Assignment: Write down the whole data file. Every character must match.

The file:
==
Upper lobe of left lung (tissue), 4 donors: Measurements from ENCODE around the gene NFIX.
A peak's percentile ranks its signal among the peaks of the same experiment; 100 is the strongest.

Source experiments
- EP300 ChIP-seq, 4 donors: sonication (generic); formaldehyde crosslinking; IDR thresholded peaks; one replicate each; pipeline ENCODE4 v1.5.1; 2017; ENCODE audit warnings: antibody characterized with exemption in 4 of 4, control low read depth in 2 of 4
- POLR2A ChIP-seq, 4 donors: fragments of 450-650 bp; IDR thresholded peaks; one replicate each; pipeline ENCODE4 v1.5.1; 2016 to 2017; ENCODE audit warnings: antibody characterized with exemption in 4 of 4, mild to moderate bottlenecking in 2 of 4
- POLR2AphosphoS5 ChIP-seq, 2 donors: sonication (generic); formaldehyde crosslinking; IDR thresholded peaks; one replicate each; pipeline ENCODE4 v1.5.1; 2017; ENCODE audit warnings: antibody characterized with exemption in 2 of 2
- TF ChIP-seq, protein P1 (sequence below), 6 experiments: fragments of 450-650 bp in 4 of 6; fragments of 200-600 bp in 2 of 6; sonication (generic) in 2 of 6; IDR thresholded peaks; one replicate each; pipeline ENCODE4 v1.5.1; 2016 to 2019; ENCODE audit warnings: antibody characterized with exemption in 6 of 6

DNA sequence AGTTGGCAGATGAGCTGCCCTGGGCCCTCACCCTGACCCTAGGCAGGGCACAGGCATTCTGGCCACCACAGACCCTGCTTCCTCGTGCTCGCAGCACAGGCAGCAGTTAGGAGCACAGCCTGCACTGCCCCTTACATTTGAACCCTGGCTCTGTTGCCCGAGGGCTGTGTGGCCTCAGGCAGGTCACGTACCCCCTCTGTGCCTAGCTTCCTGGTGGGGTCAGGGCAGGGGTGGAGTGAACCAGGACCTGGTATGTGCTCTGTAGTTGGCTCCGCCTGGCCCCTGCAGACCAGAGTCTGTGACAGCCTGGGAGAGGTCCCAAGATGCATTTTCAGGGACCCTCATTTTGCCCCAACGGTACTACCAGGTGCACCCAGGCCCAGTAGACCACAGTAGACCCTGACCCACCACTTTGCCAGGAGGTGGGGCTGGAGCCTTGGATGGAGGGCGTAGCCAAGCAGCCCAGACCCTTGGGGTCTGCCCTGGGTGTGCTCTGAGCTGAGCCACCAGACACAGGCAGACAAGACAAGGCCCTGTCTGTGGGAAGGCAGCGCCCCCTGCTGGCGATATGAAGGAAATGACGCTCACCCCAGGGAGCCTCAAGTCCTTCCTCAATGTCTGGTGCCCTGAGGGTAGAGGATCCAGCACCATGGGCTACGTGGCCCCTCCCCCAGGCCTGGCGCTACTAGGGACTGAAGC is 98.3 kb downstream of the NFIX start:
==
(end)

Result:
Upper lobe of left lung (tissue), 4 donors: Measurements from ENCODE around the gene NFIX.
A peak's percentile ranks its signal among the peaks of the same experiment; 100 is the strongest.

Source experiments
- EP300 ChIP-seq, 4 donors: sonication (generic); formaldehyde crosslinking; IDR thresholded peaks; one replicate each; pipeline ENCODE4 v1.5.1; 2017; ENCODE audit warnings: antibody characterized with exemption in 4 of 4, control low read depth in 2 of 4
- POLR2A ChIP-seq, 4 donors: fragments of 450-650 bp; IDR thresholded peaks; one replicate each; pipeline ENCODE4 v1.5.1; 2016 to 2017; ENCODE audit warnings: antibody characterized with exemption in 4 of 4, mild to moderate bottlenecking in 2 of 4
- POLR2AphosphoS5 ChIP-seq, 2 donors: sonication (generic); formaldehyde crosslinking; IDR thresholded peaks; one replicate each; pipeline ENCODE4 v1.5.1; 2017; ENCODE audit warnings: antibody characterized with exemption in 2 of 2
- TF ChIP-seq, protein P1 (sequence below), 6 experiments: fragments of 450-650 bp in 4 of 6; fragments of 200-600 bp in 2 of 6; sonication (generic) in 2 of 6; IDR thresholded peaks; one replicate each; pipeline ENCODE4 v1.5.1; 2016 to 2019; ENCODE audit warnings: antibody characterized with exemption in 6 of 6

DNA sequence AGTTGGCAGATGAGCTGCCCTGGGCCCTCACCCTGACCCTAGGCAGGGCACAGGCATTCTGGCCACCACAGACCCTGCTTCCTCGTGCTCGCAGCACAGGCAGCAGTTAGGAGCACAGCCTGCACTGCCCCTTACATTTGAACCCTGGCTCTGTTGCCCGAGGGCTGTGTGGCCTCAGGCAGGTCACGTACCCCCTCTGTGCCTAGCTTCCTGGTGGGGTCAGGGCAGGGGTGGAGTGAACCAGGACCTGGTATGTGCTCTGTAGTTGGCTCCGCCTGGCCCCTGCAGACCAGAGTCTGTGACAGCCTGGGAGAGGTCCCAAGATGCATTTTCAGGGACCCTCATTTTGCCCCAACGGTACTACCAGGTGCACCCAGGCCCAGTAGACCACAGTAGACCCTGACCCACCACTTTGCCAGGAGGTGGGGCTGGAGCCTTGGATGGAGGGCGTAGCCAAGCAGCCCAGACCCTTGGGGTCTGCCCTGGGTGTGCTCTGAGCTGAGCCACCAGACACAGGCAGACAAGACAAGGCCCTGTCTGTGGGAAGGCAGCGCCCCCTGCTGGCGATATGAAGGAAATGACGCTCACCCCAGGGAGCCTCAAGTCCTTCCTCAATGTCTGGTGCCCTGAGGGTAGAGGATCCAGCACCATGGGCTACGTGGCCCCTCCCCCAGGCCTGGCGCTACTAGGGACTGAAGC is 98.3 kb downstream of the NFIX start: